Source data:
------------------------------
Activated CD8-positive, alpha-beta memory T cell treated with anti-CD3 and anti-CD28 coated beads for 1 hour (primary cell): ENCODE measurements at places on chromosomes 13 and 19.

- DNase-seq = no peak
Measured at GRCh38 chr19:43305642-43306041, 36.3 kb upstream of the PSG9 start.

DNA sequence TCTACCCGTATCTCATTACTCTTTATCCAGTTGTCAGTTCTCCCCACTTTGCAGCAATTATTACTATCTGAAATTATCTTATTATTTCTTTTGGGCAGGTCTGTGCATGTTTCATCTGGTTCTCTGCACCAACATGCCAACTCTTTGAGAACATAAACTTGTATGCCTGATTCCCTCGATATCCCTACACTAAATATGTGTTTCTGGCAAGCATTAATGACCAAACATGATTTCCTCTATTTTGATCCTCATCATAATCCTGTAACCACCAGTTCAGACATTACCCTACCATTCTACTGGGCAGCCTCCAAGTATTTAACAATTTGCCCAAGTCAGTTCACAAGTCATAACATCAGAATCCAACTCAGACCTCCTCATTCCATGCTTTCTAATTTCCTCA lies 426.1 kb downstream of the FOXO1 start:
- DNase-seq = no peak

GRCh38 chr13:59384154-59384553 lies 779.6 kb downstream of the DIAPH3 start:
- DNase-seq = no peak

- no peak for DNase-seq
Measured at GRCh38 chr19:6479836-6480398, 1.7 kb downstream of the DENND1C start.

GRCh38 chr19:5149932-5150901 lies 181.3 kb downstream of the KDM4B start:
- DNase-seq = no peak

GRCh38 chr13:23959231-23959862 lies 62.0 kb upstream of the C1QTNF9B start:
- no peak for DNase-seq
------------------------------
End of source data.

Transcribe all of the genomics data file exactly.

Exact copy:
Activated CD8-positive, alpha-beta memory T cell treated with anti-CD3 and anti-CD28 coated beads for 1 hour (primary cell): ENCODE measurements at places on chromosomes 13 and 19.

- DNase-seq = no peak
Measured at GRCh38 chr19:43305642-43306041, 36.3 kb upstream of the PSG9 start.

DNA sequence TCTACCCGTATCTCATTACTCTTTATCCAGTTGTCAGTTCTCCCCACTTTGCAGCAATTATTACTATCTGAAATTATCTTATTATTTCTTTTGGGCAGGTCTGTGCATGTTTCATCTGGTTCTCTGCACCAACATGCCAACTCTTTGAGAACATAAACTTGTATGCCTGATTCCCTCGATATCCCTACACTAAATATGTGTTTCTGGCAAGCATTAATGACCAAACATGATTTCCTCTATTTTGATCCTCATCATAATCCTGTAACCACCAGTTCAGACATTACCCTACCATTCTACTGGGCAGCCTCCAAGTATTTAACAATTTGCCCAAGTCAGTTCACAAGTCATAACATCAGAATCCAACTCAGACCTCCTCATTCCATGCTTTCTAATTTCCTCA lies 426.1 kb downstream of the FOXO1 start:
- DNase-seq = no peak

GRCh38 chr13:59384154-59384553 lies 779.6 kb downstream of the DIAPH3 start:
- DNase-seq = no peak

- no peak for DNase-seq
Measured at GRCh38 chr19:6479836-6480398, 1.7 kb downstream of the DENND1C start.

GRCh38 chr19:5149932-5150901 lies 181.3 kb downstream of the KDM4B start:
- DNase-seq = no peak

GRCh38 chr13:23959231-23959862 lies 62.0 kb upstream of the C1QTNF9B start:
- no peak for DNase-seq